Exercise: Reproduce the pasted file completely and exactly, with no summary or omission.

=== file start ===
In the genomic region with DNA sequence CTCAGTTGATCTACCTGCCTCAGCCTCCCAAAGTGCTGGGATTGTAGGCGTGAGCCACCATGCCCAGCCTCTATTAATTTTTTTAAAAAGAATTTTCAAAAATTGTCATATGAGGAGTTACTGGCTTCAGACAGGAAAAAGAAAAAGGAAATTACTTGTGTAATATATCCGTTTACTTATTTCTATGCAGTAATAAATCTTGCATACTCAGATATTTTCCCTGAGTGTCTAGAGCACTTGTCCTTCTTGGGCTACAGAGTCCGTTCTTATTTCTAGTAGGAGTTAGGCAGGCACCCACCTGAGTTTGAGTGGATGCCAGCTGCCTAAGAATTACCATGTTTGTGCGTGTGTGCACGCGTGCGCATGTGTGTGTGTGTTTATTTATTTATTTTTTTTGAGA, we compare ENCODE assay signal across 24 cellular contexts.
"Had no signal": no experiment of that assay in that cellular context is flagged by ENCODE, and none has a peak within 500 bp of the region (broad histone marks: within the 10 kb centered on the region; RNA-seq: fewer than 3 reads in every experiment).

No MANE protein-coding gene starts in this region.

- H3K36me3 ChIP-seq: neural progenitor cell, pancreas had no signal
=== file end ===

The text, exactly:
In the genomic region with DNA sequence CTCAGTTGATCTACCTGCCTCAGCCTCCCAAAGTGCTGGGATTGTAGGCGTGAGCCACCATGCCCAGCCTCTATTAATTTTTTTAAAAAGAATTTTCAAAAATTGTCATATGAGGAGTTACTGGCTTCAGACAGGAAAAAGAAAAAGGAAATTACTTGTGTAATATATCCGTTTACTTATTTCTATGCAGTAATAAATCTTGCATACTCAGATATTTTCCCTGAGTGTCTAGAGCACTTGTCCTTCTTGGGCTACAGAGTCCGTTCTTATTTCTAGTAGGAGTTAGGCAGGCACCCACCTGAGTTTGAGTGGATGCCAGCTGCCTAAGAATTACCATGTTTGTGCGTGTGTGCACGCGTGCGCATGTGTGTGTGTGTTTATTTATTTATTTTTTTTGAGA, we compare ENCODE assay signal across 24 cellular contexts.
"Had no signal": no experiment of that assay in that cellular context is flagged by ENCODE, and none has a peak within 500 bp of the region (broad histone marks: within the 10 kb centered on the region; RNA-seq: fewer than 3 reads in every experiment).

No MANE protein-coding gene starts in this region.

- H3K36me3 ChIP-seq: neural progenitor cell, pancreas had no signal